Che (Part Two): Guerrilla

Following the success of the Cuban Revolution, Che Guevara is at the peak of his fame and power when he vanishes without a trace. Resurfacing some time later in the jungles of Bolivia, Guevara sets about recruiting a new band of insurgents to help him spread the revolutionary message across the rest of Latin America. But as the Bolivian government and CIA close in on him, this will prove to be his most dangerous campaign yet.

The man behind the t-shirt design.

life that’s been reduced to a single iconic image on the t-shirts of 40
years’ worth of teenagers around the world? The obvious answer would be
a narrative-driven demystification, a biopic of strenuous and
exhaustive detail. But if the subject is Che Guevara, the most famous
revolutionary of the 20th century, then the fitting response would be
to upend the status quo.

Steven Soderbergh’s two part,
four-and-a-half-hour dissection of Che’s working methods, as opposed to
his achievements, is akin to an act of guerilla warfare on the
historical epic. Like Che in the mountains of Cuba 50 years ago
plotting to overthrow President Batista, the pictures are intent on
toppling the existing regime of Lawrence of Arabia and Reds.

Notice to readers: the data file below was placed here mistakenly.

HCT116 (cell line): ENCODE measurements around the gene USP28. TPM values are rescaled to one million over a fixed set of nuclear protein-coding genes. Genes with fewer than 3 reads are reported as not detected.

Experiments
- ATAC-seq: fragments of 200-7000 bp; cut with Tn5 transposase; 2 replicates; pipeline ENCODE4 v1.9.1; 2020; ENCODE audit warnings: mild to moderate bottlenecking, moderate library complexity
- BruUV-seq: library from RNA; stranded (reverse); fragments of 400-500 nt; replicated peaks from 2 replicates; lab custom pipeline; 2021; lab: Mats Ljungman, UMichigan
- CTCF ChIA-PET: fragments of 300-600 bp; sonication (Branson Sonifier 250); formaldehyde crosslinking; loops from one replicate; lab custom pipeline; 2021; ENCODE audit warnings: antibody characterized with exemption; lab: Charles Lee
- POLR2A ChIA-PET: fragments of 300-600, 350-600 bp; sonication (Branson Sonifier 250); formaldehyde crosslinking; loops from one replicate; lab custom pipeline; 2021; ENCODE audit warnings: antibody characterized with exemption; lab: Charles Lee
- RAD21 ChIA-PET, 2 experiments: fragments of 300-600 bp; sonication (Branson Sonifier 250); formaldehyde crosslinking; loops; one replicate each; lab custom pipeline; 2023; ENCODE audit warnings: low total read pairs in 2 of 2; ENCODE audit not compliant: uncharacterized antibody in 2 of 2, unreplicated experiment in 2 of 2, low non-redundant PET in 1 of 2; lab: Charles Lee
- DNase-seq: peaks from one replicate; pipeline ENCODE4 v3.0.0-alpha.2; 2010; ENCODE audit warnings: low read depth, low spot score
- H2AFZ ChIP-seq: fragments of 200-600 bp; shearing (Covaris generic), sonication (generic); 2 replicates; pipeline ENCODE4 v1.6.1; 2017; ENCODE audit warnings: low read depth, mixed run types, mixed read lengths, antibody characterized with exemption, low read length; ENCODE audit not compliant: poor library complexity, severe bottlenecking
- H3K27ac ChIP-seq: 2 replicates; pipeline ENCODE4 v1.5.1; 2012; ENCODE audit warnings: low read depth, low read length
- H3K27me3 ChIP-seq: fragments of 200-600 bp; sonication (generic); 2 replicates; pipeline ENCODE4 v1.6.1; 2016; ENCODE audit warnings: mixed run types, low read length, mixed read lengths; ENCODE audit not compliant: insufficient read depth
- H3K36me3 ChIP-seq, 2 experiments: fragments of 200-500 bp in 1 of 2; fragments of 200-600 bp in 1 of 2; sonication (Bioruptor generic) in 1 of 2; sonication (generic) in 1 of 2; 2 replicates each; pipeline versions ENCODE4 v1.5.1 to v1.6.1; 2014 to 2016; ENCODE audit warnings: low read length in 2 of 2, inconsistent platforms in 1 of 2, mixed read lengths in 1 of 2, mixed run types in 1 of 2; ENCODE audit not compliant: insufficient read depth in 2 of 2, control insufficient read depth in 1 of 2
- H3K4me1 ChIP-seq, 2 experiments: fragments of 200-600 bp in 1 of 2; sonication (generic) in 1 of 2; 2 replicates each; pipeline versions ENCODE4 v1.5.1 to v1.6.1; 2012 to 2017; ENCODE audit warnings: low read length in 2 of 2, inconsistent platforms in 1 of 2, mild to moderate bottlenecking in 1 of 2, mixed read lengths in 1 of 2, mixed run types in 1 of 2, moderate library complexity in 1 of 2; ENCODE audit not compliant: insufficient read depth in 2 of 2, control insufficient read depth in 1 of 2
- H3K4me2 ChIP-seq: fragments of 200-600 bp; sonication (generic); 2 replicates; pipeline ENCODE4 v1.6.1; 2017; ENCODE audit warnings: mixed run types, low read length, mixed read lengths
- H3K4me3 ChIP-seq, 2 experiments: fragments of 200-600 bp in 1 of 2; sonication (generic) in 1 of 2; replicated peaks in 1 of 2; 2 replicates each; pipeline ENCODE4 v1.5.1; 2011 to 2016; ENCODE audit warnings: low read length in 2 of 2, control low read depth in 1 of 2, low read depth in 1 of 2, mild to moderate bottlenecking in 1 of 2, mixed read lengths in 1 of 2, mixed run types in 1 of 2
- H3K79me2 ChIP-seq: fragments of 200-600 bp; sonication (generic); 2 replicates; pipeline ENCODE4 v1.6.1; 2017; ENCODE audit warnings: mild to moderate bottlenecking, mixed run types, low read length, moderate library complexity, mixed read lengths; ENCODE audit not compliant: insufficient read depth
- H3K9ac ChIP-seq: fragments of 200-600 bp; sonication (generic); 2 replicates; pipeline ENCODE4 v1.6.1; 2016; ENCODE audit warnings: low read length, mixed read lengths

two films do not play to the rules of genre. They’re selective rather
than episodic: The Argentine documents Che’s campaign with Fidel
Castro’s revolutionary movement in Cuba from 1956 to 1958, interspersed
with his scenes from official visit to New York in 1964 to address the
United Nations; Guerilla traces the downward spiral of his campaign to
repeat those earlier successes in Bolivia during 1967, culminating in
his capture and execution by CIA-trained units of the Bolivian army.

filmmaker’s approach is similar to the change in historical studies,
where in recent decades the 'Great Man" theory of history has been
replaced by a more nuanced understanding of underlying social forces.
Soderbergh certainly has as his subject a great man, but the
similarities of his actions in Cuba and then Bolivia, which draw
virtually completely opposite results, suggest that there were factors
at work greater than the considerable will and self-discipline of Che
(played with gruff charisma by Benicio Del Toro).

Anyone expecting a sequential life story, or even the warm intimacy of Walter Salles’ The Motorcycle Diaries,
the 2004 depiction of a young Che’s formative journey through Latin
America, will be frustrated. Soderbergh and his screenwriters – Peter
Buchman for The Argentine, Buchman and Benjamin A. van der Veen on
Guerilla – are taken with action as example. The most important quality
in the two revolutions, they suggest, is momentum. Che had it in Cuba,
but not Bolivia, and the films likewise build up a considerable
momentum through the accretion of detail observed in the field.

tacit judgment of Che is to suggest that he was only truly alive when
he was engaged in fighting (at the U.N. the rifle is replaced by fierce
rhetoric). It’s only near the close of The Argentine, for example, that
Che mentions that you learn that Che has a wife and child back in
Mexico City. The young soldier, Aleida (Maria Full of Grace’s
Catalina Sandino Moreno), he reveals this to is briefly seen again at